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Grant Woods, longtime McCain confidante & former Az Attorney General, dead at 67

Grant Woods, a longtime aide of Sen. John McCain who was Arizona's attorney general for nearly a decade, died Saturday afternoon of a heart attack at age 67. Woods notably broke from the Republican Party over his scorn for Donald Trump, and his name was floated as a Democratic candidate for the U.S. Senate.

Woods, an attorney, served as McCain's chief of staff in the 1980s, after the Republican was elected to Congress.

He was Arizona's attorney general for two terms, 1991-1999.

For years, he continued playing a political role, co-chairing Gov. Jan Brewer's successful run for office in 2010. But Trump's appearance in Republican ranks pushed Woods away.

In 2016, Woods endorsed Hillary Clinton in the presidential race, making clear that the longtime Republican operative had broken with his party over its standard-bearer. He endorsed the campaign of Kyrsten Sinema against Martha McSally in the 2018 Senate race, and then Joe Biden in 2020.

In 2020, his name was high on lists of potential Democratic Senate candidates, but he announced that he would not run for that seat.

Woods eulogy for McCain in 2018, which showcased his passionate storytelling, brought him national attention. Woods was the author of a children's book, screenplays, and a novel.

"Arizona honors his life and years of public service," said Gov. Doug Ducey in a press release Saturday.

"Grant was the love of my life. My best friend. My heart is broken. I just cannot believe he is gone. I can’t believe our time together is over. He was the best husband, the best father anyone could have wished for," said his wife, Marlene Galan Woods, in a statement released by the family.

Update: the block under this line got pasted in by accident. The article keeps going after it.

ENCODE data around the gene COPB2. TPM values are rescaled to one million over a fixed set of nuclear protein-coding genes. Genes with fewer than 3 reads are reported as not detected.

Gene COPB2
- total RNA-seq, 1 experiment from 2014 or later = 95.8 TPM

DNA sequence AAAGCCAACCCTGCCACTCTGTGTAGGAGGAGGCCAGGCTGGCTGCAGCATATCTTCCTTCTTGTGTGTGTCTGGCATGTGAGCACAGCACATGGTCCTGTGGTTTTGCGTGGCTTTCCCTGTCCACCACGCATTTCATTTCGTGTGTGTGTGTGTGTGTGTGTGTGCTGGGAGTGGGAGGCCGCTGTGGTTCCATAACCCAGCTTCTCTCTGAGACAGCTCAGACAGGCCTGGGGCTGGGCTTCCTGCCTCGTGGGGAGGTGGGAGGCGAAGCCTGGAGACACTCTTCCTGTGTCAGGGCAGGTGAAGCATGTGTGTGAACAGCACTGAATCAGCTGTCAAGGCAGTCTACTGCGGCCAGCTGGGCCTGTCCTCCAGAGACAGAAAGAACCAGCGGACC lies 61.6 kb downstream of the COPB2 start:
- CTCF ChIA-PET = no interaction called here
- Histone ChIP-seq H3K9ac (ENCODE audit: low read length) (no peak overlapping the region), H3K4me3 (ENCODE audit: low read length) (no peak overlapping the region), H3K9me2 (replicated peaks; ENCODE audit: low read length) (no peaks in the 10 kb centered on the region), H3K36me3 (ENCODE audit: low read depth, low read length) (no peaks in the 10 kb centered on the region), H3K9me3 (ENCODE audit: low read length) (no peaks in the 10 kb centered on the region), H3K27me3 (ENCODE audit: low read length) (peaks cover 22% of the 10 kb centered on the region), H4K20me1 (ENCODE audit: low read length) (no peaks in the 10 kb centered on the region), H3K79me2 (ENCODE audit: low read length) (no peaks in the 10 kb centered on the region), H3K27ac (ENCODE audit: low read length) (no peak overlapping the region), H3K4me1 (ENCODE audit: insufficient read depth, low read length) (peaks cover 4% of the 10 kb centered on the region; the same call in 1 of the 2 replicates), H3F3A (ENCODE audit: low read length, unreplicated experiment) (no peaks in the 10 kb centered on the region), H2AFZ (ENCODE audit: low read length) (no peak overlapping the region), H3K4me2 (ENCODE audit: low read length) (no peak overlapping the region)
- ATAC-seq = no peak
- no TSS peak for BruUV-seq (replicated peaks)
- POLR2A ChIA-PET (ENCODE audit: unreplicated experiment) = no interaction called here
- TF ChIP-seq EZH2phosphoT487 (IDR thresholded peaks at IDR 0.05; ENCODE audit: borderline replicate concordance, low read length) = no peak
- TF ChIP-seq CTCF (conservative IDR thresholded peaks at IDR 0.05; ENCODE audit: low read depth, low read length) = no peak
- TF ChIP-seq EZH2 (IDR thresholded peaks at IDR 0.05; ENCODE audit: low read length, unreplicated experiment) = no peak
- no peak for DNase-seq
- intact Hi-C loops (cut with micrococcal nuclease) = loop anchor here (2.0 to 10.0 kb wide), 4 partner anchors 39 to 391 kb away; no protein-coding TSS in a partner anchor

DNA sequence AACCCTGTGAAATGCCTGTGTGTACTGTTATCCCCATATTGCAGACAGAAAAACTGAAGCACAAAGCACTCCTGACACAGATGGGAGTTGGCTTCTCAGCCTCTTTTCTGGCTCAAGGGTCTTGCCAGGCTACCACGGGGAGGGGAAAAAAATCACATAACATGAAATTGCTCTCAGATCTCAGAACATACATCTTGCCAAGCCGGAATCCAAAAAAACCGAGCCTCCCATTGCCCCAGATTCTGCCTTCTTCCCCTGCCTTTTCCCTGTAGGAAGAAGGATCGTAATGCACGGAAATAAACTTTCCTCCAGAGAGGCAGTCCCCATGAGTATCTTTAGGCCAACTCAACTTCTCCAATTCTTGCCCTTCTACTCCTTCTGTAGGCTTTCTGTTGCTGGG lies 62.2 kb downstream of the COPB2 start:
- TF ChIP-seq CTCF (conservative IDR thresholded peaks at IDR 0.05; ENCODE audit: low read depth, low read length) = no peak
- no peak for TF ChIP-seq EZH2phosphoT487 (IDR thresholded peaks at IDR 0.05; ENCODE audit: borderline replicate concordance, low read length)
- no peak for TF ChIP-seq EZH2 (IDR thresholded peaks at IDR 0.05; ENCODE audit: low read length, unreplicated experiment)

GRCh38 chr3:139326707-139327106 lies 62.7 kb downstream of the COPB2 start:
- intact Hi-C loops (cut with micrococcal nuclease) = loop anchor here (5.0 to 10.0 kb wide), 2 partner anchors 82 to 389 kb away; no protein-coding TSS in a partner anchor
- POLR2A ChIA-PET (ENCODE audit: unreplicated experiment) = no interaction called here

"I am so proud of the man he was, public servant, advocate for the everyday person, lover of music and stories and sports. He made me a better person. I can’t even fathom our lives without him. But we are strong, and a close family and we will work hard to honor his life," she said.

Woods went into private practice as an attorney, but continued to speak out publicly on politics, hosting a radio talk show, and more recently defending the integrity of the 2020 election against conspiracist attacks.

Woods was a founder of the Mesa Education Foundation, Mesa Arts Academy, and the Mesa Boys & Girls Club, which is named for him. He and Marlene were among the founders of the Phoenix Children's Museum.

A graduate of Occidental College and the Arizona State University College of Law, Woods was named as the top state attorney general in the country in 1995, in part because of his lead role in a multi-billion-dollar national settlement with cigarette manufacturers.

He is survived by wife Marlene and five children: Austin, Lauren, Cole, Dylan and Ava.

Funeral arrangements are pending.

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